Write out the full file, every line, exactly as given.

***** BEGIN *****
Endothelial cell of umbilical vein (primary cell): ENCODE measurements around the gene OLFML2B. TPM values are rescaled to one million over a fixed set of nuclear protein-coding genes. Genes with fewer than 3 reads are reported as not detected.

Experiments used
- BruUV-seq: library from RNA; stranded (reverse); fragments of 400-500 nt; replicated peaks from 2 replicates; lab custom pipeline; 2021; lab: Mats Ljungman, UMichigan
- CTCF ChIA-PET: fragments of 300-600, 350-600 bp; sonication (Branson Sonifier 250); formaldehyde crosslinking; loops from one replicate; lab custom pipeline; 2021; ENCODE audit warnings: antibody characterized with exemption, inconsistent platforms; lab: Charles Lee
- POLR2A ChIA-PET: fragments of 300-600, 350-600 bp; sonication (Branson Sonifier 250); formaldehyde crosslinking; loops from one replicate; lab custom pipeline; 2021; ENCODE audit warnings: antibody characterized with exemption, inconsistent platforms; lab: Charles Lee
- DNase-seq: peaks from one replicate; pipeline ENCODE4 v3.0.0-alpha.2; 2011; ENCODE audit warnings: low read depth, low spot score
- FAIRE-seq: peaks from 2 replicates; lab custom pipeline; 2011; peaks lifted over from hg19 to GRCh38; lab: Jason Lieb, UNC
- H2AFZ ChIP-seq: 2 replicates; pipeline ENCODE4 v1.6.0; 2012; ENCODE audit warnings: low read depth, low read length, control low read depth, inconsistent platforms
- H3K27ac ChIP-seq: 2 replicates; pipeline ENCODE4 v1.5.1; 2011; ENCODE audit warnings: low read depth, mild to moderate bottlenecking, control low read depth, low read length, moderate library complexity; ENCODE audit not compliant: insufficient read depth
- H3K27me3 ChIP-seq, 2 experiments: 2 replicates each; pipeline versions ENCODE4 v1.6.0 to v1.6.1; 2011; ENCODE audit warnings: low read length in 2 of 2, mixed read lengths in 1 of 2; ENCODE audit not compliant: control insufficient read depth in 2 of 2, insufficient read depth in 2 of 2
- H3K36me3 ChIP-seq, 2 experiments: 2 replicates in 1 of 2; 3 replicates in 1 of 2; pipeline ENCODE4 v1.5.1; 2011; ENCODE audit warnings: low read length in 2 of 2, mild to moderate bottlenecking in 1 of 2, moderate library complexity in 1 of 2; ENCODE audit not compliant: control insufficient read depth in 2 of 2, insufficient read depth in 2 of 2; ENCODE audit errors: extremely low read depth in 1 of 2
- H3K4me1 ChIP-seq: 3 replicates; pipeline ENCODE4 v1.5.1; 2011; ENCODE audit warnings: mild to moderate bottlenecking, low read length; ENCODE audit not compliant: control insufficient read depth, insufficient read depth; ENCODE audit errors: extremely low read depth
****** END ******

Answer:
Endothelial cell of umbilical vein (primary cell): ENCODE measurements around the gene OLFML2B. TPM values are rescaled to one million over a fixed set of nuclear protein-coding genes. Genes with fewer than 3 reads are reported as not detected.

Experiments used
- BruUV-seq: library from RNA; stranded (reverse); fragments of 400-500 nt; replicated peaks from 2 replicates; lab custom pipeline; 2021; lab: Mats Ljungman, UMichigan
- CTCF ChIA-PET: fragments of 300-600, 350-600 bp; sonication (Branson Sonifier 250); formaldehyde crosslinking; loops from one replicate; lab custom pipeline; 2021; ENCODE audit warnings: antibody characterized with exemption, inconsistent platforms; lab: Charles Lee
- POLR2A ChIA-PET: fragments of 300-600, 350-600 bp; sonication (Branson Sonifier 250); formaldehyde crosslinking; loops from one replicate; lab custom pipeline; 2021; ENCODE audit warnings: antibody characterized with exemption, inconsistent platforms; lab: Charles Lee
- DNase-seq: peaks from one replicate; pipeline ENCODE4 v3.0.0-alpha.2; 2011; ENCODE audit warnings: low read depth, low spot score
- FAIRE-seq: peaks from 2 replicates; lab custom pipeline; 2011; peaks lifted over from hg19 to GRCh38; lab: Jason Lieb, UNC
- H2AFZ ChIP-seq: 2 replicates; pipeline ENCODE4 v1.6.0; 2012; ENCODE audit warnings: low read depth, low read length, control low read depth, inconsistent platforms
- H3K27ac ChIP-seq: 2 replicates; pipeline ENCODE4 v1.5.1; 2011; ENCODE audit warnings: low read depth, mild to moderate bottlenecking, control low read depth, low read length, moderate library complexity; ENCODE audit not compliant: insufficient read depth
- H3K27me3 ChIP-seq, 2 experiments: 2 replicates each; pipeline versions ENCODE4 v1.6.0 to v1.6.1; 2011; ENCODE audit warnings: low read length in 2 of 2, mixed read lengths in 1 of 2; ENCODE audit not compliant: control insufficient read depth in 2 of 2, insufficient read depth in 2 of 2
- H3K36me3 ChIP-seq, 2 experiments: 2 replicates in 1 of 2; 3 replicates in 1 of 2; pipeline ENCODE4 v1.5.1; 2011; ENCODE audit warnings: low read length in 2 of 2, mild to moderate bottlenecking in 1 of 2, moderate library complexity in 1 of 2; ENCODE audit not compliant: control insufficient read depth in 2 of 2, insufficient read depth in 2 of 2; ENCODE audit errors: extremely low read depth in 1 of 2
- H3K4me1 ChIP-seq: 3 replicates; pipeline ENCODE4 v1.5.1; 2011; ENCODE audit warnings: mild to moderate bottlenecking, low read length; ENCODE audit not compliant: control insufficient read depth, insufficient read depth; ENCODE audit errors: extremely low read depth